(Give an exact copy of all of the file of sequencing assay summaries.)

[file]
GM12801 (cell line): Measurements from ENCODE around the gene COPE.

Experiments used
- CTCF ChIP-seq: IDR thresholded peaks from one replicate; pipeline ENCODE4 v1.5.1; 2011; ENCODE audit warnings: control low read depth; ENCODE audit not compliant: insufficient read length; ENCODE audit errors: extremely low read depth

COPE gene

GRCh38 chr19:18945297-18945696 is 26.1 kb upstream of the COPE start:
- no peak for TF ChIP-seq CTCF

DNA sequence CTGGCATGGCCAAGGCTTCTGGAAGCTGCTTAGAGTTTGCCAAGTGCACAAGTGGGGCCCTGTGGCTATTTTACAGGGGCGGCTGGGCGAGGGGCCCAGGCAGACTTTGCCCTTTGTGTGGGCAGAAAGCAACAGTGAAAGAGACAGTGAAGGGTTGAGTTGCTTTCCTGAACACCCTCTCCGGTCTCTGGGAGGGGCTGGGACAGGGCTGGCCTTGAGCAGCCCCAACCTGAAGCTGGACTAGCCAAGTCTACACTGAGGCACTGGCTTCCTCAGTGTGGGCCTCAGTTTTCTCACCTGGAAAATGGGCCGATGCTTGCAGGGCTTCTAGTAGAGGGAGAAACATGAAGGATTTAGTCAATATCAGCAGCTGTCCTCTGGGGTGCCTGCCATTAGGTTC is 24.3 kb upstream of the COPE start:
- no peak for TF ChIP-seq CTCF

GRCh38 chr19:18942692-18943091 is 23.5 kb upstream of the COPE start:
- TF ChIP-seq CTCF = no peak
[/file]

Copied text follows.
GM12801 (cell line): Measurements from ENCODE around the gene COPE.

Experiments used
- CTCF ChIP-seq: IDR thresholded peaks from one replicate; pipeline ENCODE4 v1.5.1; 2011; ENCODE audit warnings: control low read depth; ENCODE audit not compliant: insufficient read length; ENCODE audit errors: extremely low read depth

COPE gene

GRCh38 chr19:18945297-18945696 is 26.1 kb upstream of the COPE start:
- no peak for TF ChIP-seq CTCF

DNA sequence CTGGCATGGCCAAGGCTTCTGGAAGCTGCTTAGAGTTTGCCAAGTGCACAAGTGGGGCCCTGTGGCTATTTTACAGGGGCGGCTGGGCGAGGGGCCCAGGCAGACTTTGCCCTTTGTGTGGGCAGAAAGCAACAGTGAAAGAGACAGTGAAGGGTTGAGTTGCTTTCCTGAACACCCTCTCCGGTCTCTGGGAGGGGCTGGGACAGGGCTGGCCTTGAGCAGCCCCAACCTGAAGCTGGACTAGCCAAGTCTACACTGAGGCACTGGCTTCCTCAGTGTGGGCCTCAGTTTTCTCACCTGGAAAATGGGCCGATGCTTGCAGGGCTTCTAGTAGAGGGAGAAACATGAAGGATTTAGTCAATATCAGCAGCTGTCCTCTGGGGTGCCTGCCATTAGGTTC is 24.3 kb upstream of the COPE start:
- no peak for TF ChIP-seq CTCF

GRCh38 chr19:18942692-18943091 is 23.5 kb upstream of the COPE start:
- TF ChIP-seq CTCF = no peak